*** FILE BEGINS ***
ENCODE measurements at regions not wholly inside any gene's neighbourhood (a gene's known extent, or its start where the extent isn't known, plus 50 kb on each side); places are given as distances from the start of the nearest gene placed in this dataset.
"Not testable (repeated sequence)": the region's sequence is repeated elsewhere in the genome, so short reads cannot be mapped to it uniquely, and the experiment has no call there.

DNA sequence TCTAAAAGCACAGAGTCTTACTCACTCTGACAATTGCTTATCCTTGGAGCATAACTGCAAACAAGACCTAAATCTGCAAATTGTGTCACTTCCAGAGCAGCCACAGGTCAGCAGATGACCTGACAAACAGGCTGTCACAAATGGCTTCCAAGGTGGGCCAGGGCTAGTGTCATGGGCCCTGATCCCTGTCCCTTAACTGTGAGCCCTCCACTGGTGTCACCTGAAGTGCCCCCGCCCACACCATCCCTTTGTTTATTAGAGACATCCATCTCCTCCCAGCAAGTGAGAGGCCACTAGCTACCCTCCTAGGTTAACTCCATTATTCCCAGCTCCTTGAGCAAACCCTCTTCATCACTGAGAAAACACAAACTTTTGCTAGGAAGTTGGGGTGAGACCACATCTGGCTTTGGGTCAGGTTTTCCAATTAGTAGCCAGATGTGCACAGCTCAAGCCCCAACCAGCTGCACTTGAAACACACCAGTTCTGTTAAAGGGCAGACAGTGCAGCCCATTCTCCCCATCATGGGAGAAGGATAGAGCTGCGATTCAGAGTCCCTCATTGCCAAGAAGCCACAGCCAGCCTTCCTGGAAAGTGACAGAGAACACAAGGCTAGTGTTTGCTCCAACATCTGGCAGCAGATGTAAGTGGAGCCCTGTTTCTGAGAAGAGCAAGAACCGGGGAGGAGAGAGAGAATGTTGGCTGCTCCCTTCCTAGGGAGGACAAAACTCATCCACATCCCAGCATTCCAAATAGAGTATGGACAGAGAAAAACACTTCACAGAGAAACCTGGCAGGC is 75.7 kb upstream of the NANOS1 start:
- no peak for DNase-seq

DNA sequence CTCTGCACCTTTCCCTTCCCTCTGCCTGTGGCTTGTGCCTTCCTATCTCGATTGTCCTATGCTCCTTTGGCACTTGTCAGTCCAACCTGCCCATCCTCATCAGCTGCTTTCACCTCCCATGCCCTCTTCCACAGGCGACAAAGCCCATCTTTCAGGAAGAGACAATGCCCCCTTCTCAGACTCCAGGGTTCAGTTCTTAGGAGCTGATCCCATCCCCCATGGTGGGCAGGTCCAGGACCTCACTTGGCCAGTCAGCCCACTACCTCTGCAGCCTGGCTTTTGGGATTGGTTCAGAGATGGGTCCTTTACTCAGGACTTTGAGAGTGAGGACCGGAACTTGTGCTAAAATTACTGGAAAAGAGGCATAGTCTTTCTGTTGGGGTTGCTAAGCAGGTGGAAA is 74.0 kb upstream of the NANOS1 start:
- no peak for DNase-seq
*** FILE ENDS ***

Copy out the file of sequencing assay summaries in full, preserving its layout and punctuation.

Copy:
ENCODE measurements at regions not wholly inside any gene's neighbourhood (a gene's known extent, or its start where the extent isn't known, plus 50 kb on each side); places are given as distances from the start of the nearest gene placed in this dataset.
"Not testable (repeated sequence)": the region's sequence is repeated elsewhere in the genome, so short reads cannot be mapped to it uniquely, and the experiment has no call there.

DNA sequence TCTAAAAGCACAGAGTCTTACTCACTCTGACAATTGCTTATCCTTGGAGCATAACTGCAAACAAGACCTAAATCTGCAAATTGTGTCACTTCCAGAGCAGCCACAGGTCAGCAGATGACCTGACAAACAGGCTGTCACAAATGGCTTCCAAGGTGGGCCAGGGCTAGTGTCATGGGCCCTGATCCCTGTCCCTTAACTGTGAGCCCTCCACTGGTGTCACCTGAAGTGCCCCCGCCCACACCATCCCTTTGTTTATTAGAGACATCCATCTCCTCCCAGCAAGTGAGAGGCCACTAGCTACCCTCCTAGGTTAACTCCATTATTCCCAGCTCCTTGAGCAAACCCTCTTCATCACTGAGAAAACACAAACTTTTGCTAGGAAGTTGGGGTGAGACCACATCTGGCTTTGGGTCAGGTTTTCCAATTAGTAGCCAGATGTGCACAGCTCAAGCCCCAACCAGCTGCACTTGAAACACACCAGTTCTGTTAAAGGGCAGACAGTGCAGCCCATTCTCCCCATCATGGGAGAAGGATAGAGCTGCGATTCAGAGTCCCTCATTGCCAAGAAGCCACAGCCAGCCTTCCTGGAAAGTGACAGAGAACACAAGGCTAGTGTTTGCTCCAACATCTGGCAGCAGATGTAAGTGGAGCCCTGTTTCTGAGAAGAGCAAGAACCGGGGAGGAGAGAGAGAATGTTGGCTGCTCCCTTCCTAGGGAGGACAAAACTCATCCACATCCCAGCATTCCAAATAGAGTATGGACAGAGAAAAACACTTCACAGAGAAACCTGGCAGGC is 75.7 kb upstream of the NANOS1 start:
- no peak for DNase-seq

DNA sequence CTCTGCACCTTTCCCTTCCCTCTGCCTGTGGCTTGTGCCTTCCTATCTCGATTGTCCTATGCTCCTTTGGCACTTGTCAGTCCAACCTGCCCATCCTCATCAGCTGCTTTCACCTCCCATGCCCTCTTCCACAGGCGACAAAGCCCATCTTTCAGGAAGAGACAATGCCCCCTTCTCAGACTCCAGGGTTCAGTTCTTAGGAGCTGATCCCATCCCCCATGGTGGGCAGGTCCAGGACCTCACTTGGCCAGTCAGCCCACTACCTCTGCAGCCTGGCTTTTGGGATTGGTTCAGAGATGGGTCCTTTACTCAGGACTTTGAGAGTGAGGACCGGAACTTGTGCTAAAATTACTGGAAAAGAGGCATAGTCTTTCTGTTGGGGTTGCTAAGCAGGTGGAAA is 74.0 kb upstream of the NANOS1 start:
- no peak for DNase-seq